Most of the museums and exhibits were geared towards people grade 5 and above. All were good to excellent. None were poor quality. I think 11 was a great age to do a trip like this. Post elementary school age and older.
The number one thing Erez learned that was new to him was about the vicious violence. He did not know about the dogs, the hoses, the lynchings, the beatings. I do not think Ozi really knew either. Both kids received a good civil rights education at their elementary school- Lincoln Options. Neither had been introduced to the brutality of the civil rights movement. Neither child has been exposed to much brutality and violence in their lives. Period. They live a peaceful and relatively violence-free lives-with the exception of those video games. The violence was shocking. This captured their attention. Moved them.
My children are in general not children who are hesitant to complain. They do not usually hold in their thoughts of dissatisfaction. Though I regularly declare my personal space as a strict no whining zone-it is not at all a respected boundary! They complained. They complained about the heat and if the WiFi was not working. They complained about being around each other. Erez asked me today if I feel bad about bringing such an awful person into the world-that person being his brother. What do you say to that? Yes? No? There was much squabbling. And it did make me feel deeply agitated. Deeply and profoundly agitated.
The one thing the kids did not complain about was the educational aspects of the trip. I am grateful. I wanted to learn alongside my children. I wanted our family to come to love and appreciate our country in a new way. We imagined as we traveled what it would be like to live in the various places we visited, what it used to be like to live there: Wyoming, Pittsburgh, Selma. We visited grocery stores and bought unusual foods (for us PNWers) to bring home and try. We avoided chain restaurants in favor of using Yelp to find the best food within our price range in the area. We ate some really good food. We went to see a movie one night. We visited a couple of fun museums with usual non-civil rights content. We had fun. And I know I for one learned. My consciousness was expanded. On many levels. And I hope this is true for the kids too. I will probably not know for many years. Someday. I hope. They will reflect back to me the lessons they learned. In their adult voices. Baruch HaShem.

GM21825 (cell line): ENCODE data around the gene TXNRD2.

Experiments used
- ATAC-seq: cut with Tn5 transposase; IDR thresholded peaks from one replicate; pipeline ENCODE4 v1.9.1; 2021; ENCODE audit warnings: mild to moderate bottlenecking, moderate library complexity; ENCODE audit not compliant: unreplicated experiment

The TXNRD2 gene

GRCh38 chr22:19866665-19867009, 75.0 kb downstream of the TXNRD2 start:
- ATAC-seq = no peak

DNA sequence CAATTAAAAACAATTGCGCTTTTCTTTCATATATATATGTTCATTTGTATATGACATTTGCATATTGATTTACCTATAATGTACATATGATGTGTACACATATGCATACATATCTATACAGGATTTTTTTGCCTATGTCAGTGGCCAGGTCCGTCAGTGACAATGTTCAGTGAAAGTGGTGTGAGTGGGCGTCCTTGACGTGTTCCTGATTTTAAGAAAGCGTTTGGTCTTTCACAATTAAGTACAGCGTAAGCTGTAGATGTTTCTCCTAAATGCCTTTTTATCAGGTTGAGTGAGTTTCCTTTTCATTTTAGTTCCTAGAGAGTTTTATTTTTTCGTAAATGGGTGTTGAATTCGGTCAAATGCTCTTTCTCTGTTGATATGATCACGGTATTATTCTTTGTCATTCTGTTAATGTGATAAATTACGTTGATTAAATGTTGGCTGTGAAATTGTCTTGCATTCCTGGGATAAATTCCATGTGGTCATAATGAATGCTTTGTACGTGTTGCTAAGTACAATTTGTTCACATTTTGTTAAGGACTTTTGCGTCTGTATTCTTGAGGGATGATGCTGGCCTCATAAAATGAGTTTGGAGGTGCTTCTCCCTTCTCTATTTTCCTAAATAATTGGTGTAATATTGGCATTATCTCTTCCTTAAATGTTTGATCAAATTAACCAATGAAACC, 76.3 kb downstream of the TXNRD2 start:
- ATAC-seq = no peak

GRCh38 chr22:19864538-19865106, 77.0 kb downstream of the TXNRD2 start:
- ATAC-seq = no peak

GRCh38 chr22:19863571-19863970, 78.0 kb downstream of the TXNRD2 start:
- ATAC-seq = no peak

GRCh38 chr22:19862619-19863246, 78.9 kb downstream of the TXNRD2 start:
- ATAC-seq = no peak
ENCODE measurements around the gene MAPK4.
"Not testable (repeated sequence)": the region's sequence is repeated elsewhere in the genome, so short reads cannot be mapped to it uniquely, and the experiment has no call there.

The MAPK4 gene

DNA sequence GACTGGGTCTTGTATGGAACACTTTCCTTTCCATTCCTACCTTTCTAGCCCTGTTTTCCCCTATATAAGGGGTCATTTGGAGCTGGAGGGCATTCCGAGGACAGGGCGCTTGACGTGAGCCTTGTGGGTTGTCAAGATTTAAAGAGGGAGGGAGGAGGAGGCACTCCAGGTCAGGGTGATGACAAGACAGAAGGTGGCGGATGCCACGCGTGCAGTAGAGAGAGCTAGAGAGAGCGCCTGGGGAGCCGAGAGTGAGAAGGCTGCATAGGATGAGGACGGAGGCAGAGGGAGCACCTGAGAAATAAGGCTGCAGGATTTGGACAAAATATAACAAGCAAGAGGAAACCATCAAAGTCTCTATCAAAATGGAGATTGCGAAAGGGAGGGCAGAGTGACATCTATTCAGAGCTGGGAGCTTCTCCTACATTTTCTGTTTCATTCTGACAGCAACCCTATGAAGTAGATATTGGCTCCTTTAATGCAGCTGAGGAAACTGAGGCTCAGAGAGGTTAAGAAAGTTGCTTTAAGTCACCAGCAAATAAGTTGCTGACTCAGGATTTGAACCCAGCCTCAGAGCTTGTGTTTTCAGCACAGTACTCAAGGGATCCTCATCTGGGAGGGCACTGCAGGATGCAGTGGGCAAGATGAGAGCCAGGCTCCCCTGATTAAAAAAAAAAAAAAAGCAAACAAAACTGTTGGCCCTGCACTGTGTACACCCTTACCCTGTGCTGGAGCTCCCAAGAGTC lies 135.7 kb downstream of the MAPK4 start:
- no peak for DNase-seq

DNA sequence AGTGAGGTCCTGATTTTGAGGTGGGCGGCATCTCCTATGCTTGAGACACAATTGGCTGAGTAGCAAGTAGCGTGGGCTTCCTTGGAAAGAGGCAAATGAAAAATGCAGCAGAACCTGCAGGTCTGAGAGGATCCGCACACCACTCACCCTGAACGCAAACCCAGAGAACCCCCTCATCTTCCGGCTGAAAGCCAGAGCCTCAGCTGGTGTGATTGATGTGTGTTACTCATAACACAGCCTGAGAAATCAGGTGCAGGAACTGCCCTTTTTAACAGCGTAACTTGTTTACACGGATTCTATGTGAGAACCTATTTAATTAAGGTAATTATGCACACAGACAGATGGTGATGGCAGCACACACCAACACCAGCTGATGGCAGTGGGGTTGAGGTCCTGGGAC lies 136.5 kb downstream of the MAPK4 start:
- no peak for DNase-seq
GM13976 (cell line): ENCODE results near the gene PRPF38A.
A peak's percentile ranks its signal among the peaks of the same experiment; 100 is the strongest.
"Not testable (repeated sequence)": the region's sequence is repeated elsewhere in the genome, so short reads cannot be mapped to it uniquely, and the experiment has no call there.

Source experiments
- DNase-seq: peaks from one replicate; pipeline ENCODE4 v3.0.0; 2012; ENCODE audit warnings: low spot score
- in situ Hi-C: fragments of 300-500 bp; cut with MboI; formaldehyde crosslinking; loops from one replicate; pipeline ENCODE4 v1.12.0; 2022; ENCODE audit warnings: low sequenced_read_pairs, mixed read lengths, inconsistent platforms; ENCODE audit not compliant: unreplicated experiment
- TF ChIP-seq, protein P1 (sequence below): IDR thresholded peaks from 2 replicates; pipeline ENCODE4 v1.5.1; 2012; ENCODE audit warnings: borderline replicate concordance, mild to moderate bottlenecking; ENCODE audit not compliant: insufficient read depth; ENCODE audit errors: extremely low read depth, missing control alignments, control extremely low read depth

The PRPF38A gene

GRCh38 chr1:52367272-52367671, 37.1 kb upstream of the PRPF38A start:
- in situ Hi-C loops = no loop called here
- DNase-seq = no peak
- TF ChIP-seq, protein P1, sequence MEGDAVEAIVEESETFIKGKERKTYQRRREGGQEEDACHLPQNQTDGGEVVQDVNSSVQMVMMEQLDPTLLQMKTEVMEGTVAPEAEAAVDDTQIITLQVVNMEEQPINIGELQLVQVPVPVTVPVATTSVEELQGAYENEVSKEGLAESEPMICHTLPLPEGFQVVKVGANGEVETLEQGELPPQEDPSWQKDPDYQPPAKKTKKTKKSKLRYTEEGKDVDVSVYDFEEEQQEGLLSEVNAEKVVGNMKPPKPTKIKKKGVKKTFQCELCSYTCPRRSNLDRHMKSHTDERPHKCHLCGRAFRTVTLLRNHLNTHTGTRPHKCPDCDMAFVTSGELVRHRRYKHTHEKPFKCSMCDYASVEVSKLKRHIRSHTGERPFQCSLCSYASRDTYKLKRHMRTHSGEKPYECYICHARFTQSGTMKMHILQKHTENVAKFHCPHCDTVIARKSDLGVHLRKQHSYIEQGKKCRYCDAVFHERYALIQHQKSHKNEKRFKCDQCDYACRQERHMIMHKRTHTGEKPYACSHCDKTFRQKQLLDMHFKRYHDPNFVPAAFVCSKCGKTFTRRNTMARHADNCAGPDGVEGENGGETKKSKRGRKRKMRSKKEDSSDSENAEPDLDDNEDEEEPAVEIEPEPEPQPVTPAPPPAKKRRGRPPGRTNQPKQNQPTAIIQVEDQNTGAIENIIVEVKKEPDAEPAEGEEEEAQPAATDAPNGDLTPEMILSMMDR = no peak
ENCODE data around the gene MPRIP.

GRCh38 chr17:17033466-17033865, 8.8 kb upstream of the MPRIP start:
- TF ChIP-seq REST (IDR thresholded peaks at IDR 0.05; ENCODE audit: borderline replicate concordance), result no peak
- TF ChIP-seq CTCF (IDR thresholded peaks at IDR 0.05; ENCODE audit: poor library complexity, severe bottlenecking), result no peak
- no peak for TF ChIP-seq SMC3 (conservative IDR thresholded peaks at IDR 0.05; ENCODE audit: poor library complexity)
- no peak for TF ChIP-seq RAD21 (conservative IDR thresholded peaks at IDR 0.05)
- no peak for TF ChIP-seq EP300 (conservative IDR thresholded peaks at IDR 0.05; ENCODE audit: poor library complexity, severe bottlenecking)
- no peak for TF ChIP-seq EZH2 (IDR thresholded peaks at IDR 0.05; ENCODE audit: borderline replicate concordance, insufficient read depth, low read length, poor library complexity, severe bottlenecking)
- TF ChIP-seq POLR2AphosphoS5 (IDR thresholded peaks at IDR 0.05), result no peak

The kids did well! I am so relieved. And now I am thinking about where we can learn next.
FYI-our next few days are dedicated to as much hiking as possible. Outdoor time. Colorado and Utah-with an emphasis on MOAB. I promise you: they will complain and make every step a living hell. But I will enjoy the views and block them out.